K.M. answers from Boston on February 17, 2010
Do not show your hand early. Jobs are scarce. When your maternity leave winds down, ask to come back on a part time basis instead of full time. You assume they will say no, but maybe they will take you up on it. You never know. You might not get benefits, but you might not get them anywhere else either.
H.G. answers from Detroit on February 18, 2010
I would tell them the truth, just as you have stated it. I would wait until you-re about 7 months along, then tell them you think you're going to stay home and want to give them a chance to train someone with you still around. They should appreciate that. I would also tell them that you need the insurance to continue until you've had the baby. If they are really good people, they should be fine with that too, especially if you end up working until the birth. You'll be surprised how fast 2-3 years may go by--you may want to come back to work, and if you are honest with them, they may offer you a job again. Good luck--
K.M. answers from Detroit on February 18, 2010
You will have to go back to work for two weeks after the baby and give proper notice.
M.A. answers from Detroit on February 18, 2010
Gee.... What do you do for a living? Can I take over your job???? HAHA! :)
Joking aside.... With you only being 8 weeks along, I wouldn't try to stress about it too much. If you've been working with the company for 9 years, you have probably built up a good rapport with the owners/managers, so I would suggest you wait until you're more like halfway through to speak to them about leaving your position. Find out if there's something they can do with you, offer you COBRA, that way you are covered if they have to replace you prior to your child being born. Offering to train a new individual is a good bargaining chip, I'd keep that just in case. :)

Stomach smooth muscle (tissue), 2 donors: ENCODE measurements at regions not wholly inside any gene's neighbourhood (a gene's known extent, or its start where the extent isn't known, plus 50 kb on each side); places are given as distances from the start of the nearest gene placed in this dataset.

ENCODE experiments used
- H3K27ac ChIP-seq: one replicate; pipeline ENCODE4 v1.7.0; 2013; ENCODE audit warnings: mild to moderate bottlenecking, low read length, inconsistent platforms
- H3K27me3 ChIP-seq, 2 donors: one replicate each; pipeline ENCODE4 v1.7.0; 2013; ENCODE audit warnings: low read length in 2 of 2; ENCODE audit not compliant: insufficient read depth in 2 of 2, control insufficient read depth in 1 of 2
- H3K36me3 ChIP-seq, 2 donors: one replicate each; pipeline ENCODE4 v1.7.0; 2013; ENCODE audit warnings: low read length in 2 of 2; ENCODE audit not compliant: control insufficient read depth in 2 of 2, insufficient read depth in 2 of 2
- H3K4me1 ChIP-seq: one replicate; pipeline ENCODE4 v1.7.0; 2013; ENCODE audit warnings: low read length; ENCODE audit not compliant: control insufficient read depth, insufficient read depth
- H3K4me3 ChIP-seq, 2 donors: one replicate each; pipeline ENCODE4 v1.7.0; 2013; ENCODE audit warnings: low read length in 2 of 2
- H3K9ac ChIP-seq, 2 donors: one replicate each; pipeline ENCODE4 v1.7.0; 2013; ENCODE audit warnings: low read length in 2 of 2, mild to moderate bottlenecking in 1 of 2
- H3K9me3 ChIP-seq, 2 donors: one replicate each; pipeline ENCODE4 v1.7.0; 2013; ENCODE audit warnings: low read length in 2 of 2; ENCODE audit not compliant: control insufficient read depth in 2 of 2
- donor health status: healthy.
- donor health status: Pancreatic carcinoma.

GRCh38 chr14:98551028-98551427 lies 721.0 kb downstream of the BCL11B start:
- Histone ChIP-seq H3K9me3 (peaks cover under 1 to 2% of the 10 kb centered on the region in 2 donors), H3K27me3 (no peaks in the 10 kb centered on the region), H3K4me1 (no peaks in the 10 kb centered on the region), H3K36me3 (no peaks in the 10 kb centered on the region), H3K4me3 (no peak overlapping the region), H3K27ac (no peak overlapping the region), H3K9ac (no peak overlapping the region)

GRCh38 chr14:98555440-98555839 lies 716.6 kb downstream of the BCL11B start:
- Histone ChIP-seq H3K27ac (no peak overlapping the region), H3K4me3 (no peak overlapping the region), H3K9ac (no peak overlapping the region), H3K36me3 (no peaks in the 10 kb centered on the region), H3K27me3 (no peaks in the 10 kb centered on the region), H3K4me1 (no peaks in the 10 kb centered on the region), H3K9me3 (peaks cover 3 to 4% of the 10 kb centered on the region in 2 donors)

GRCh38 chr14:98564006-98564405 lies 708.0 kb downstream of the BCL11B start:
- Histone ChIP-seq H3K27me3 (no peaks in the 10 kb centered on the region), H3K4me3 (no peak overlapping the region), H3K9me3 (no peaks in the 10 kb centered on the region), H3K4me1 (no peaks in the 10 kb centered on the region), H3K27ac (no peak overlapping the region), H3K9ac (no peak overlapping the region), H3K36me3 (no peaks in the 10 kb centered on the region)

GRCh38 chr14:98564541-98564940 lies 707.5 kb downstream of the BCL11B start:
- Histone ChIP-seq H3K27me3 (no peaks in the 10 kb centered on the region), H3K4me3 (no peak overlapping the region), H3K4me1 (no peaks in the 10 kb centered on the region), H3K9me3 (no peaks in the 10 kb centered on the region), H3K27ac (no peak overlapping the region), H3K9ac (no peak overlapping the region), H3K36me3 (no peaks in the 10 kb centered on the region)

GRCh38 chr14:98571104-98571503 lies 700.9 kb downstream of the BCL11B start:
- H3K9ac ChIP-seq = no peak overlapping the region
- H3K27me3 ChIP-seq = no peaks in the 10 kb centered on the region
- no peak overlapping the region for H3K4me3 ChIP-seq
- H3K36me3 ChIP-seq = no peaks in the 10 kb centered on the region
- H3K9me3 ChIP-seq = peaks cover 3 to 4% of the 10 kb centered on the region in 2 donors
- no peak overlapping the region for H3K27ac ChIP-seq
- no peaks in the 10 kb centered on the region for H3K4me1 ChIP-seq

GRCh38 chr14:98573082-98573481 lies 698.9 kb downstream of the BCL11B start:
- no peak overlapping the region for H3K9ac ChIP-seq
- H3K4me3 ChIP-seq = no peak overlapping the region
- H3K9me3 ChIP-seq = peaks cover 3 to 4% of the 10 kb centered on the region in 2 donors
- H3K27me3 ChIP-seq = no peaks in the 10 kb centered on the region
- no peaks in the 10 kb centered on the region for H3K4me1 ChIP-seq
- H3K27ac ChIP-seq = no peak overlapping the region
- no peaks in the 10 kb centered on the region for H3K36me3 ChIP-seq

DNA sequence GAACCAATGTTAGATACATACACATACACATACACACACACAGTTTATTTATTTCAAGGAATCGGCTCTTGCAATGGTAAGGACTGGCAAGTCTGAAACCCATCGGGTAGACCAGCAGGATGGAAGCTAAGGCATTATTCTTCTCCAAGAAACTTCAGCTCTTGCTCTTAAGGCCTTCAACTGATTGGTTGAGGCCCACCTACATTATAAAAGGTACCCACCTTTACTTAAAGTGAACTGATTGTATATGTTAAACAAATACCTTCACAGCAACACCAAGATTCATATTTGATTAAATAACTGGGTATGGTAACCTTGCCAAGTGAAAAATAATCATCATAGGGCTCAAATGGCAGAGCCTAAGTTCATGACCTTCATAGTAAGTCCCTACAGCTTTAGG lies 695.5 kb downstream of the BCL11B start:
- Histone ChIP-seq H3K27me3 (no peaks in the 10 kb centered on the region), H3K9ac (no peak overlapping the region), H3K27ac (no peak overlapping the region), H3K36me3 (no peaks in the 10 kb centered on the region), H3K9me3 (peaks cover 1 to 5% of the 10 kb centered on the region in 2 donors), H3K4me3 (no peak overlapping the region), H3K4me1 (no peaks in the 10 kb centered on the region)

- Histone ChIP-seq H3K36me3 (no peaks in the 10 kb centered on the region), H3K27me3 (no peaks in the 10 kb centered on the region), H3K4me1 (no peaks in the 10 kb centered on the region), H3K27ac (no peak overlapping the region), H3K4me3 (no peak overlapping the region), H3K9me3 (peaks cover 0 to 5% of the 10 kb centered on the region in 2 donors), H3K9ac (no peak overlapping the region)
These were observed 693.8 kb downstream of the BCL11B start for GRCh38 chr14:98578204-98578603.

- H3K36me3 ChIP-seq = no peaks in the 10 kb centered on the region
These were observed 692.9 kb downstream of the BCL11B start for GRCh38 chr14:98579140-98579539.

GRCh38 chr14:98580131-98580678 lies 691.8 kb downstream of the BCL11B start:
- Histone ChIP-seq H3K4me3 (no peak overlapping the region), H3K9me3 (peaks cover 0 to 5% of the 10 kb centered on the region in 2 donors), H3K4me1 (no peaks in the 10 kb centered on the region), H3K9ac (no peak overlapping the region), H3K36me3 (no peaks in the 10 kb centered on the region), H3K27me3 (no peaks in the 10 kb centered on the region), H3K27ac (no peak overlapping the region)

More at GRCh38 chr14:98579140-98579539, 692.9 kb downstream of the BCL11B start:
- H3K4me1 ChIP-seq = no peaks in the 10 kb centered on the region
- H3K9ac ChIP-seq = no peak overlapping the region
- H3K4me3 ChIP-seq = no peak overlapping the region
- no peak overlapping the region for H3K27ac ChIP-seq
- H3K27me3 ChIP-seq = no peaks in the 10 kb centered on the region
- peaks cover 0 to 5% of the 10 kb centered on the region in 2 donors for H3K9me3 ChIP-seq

L.L. answers from Orlando on February 17, 2010
That's a hard one. I would say ...... think of yourself & your family first. As "bad" as that might sound. You need insurance & the paid maternity leave. And, as far as you know ... who knows. When the time comes you "might" change your mind and want to stay with the company?? I would wait. I would actually wait until after you have the baby....... PS don't stress about it! :-)
F.X. answers from Orlando on February 17, 2010
If you don't want to burn any bridges, you need to be honest.